Are Dirty Energy Opponents NIMBY?
Proving Industry Wrong
(April 2014 - Vol. 5, issue 1)
Are Dirty Energy Opponents NIMBY?
- by Josh Schlossberg, The Biomass Monitor
It’s typical for energy developers facing community resistance to proposed facilities to try to discredit opponents
by calling them NIMBY (Not in My Backyard), steering the argument away
from health and environmental impacts to simply one of aesthetics.
Corporate profiteers argue that local opposition doesn’t have a problem
with a given energy technology itself — so long as they don’t have to
look at it.
how far are dirty energy opportunists off base when they toss the NIMBY
label around in an attempt to sway public opinion and influence
government policy in regards to their pollution factories?
Public Strategy Group’s focus is to give its corporate clients—
including nuclear, bioenergy and natural gas corporations, along with
offshore investment companies and Wal-Mart — “strategic advantage over
their opponents in the public” and government by “countering community
Company President Al Maiorino claims that
“opponents may favor clean energy, however they don’t want it located
anywhere they can see it.” Industry’s main talking point is that members
of the public don’t actually have a problem with the concept of a
biomass incinerator or natural gas-fired facility, simply its location.
Incinerators have such a stigma associated with them that the Merriam-Webster Dictionary definition of NIMBY
actually includes a specific mention, as “opposition to the locating of
something considered undesirable (as a prison or incinerator) in one's
neighborhood.” A community is only NIMBY if it fights the siting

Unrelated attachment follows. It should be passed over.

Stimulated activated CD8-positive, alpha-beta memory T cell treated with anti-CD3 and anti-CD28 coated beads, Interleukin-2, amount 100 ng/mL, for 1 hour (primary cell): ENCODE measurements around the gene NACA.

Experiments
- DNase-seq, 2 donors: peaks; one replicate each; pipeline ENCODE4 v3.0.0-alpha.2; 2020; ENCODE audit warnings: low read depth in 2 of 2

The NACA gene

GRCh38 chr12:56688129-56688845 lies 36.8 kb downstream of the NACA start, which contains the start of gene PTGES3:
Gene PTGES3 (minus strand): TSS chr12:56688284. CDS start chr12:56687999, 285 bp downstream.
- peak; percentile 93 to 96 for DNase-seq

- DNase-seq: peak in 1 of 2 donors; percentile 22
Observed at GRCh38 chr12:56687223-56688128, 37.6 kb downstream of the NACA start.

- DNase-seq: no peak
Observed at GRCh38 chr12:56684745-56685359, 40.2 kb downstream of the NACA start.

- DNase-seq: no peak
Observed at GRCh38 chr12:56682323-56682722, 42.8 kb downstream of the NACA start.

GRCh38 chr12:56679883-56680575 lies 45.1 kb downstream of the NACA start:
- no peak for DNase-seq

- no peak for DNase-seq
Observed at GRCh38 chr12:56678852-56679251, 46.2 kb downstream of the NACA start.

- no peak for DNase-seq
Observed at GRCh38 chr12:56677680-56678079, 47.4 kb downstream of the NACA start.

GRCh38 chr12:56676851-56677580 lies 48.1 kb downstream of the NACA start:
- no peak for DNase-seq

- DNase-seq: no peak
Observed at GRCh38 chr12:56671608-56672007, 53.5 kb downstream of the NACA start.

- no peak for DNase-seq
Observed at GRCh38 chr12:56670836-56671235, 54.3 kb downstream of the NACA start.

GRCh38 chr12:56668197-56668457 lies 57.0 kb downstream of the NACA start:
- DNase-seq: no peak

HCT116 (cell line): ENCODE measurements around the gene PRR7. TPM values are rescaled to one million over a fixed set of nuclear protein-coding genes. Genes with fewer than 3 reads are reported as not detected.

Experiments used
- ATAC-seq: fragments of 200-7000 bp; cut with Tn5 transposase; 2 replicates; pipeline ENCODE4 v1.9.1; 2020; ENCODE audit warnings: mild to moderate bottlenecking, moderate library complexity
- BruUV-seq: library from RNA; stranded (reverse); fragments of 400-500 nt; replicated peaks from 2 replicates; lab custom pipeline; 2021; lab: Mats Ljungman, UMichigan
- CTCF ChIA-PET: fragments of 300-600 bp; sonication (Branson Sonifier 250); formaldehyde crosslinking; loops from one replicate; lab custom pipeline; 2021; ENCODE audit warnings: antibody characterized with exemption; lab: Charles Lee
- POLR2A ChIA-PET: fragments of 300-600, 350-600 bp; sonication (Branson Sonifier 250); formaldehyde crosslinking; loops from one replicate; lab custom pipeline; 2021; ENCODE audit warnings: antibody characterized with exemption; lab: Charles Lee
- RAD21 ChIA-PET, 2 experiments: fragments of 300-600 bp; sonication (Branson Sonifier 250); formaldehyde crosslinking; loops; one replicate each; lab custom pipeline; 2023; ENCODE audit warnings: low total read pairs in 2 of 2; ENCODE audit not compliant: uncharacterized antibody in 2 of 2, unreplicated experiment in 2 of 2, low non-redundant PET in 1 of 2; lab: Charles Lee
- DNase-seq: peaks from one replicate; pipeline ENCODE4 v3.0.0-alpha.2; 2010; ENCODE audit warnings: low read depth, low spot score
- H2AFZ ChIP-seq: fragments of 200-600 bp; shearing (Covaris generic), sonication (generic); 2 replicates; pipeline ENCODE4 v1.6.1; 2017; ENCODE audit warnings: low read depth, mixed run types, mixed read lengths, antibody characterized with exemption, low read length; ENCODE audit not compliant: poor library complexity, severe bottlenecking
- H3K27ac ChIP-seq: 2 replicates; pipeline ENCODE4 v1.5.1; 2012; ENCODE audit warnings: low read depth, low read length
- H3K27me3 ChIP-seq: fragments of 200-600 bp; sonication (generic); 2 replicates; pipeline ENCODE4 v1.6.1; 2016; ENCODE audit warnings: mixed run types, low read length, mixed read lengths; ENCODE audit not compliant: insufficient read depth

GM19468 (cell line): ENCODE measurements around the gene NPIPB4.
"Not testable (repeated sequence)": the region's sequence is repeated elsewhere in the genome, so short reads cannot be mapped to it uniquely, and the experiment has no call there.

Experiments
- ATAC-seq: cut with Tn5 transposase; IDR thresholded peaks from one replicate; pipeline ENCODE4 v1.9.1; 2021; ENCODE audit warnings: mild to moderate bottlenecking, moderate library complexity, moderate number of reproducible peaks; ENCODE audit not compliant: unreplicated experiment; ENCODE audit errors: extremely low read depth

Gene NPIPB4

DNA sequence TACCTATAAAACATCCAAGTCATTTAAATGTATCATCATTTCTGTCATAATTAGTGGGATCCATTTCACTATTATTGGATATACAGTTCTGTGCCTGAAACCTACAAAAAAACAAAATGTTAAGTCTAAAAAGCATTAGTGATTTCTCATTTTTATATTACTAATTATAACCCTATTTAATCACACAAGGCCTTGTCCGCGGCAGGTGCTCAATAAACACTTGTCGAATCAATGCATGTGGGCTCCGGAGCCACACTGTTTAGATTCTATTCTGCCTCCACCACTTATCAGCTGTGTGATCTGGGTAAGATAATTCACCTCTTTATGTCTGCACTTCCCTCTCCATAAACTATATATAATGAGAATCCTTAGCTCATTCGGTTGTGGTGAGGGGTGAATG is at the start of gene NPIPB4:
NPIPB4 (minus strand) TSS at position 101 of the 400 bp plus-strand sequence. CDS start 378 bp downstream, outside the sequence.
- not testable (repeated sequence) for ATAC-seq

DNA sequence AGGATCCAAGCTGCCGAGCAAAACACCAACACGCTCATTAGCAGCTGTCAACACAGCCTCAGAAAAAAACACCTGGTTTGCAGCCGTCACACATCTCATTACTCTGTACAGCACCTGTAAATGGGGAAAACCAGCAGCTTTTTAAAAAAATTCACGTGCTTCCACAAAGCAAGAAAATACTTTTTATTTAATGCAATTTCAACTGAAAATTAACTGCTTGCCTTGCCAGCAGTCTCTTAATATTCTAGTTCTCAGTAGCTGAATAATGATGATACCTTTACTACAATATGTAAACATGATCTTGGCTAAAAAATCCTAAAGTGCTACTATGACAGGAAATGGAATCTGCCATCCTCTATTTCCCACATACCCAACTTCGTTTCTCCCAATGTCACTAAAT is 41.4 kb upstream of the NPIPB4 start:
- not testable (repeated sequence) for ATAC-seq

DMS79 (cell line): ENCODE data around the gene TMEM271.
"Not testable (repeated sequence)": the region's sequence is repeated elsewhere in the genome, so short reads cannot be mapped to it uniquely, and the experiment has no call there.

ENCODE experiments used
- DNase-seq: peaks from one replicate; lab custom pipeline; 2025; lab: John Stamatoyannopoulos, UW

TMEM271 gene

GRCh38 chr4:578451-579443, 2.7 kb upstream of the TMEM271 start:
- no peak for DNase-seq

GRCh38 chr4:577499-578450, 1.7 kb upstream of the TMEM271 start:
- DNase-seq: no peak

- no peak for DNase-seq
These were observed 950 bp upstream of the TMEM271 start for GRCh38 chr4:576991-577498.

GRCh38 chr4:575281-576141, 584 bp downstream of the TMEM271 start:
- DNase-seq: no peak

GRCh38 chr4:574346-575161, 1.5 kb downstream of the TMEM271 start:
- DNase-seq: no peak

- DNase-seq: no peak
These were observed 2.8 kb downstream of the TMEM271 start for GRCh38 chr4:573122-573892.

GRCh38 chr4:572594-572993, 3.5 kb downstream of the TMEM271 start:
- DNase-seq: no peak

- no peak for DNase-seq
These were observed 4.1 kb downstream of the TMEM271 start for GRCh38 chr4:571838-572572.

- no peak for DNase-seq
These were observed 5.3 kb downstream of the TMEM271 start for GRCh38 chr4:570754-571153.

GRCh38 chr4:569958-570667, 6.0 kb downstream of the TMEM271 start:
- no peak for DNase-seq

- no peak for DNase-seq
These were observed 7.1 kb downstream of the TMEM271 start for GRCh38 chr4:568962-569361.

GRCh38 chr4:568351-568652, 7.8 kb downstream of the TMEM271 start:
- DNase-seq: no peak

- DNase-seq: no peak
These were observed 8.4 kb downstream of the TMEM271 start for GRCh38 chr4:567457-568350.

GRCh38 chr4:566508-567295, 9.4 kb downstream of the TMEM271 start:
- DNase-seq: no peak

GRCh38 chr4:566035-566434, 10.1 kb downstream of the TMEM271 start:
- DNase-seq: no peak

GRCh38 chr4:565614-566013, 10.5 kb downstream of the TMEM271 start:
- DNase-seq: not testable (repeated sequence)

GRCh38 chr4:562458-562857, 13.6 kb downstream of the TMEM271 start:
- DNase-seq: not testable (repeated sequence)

of a facility without articulating a complete rejection of that form of
In the case of mountain top coal removal, we frequently see public blowback at the site of extraction in Appalachia, along the thousands of miles of transportation routes across the country, and at the coal-fired power facilities themselves.
This far-reaching opposition, from the source to the burners, has also
recently popped up in regards to hydraulic fracturing or “fracking” for natural gas. The end result is that the fossil fuel industry faces conflict wherever it turns.
often than not, with some notable exceptions, the anti-fossil fuels
movement tends to defy industry’s NIMBY slur by giving a thumbs down to
the use of that dirty energy source entirely, no matter where it’s
Think Locally, Act Locally?
fossil fuel opponents typically employ a local, regional, and national
strategy, the majority of resistance to biomass energy occurs at the
facility level only — due, in part, to communities simply having a
limited amount of time and resources to expend.
on many occasions, communities fighting a proposed biomass incinerator
have made the case that “biomass isn’t right” for their town —
implicitly (and in some cases, explicitly) suggesting that another area
would be better suited for the facility. In some cases, communities have
successfully chased an incinerator developer out of town, only to have
them set up shop in a poorer community a few dozen miles down the road,
bringing up environmental justice concerns.
So, what makes the biomass fight different from, say, other types of dirty energy resistance?... READ MORE
Vermont: The Little State that Could?
- by Rachel Smolker, Biofuelwatch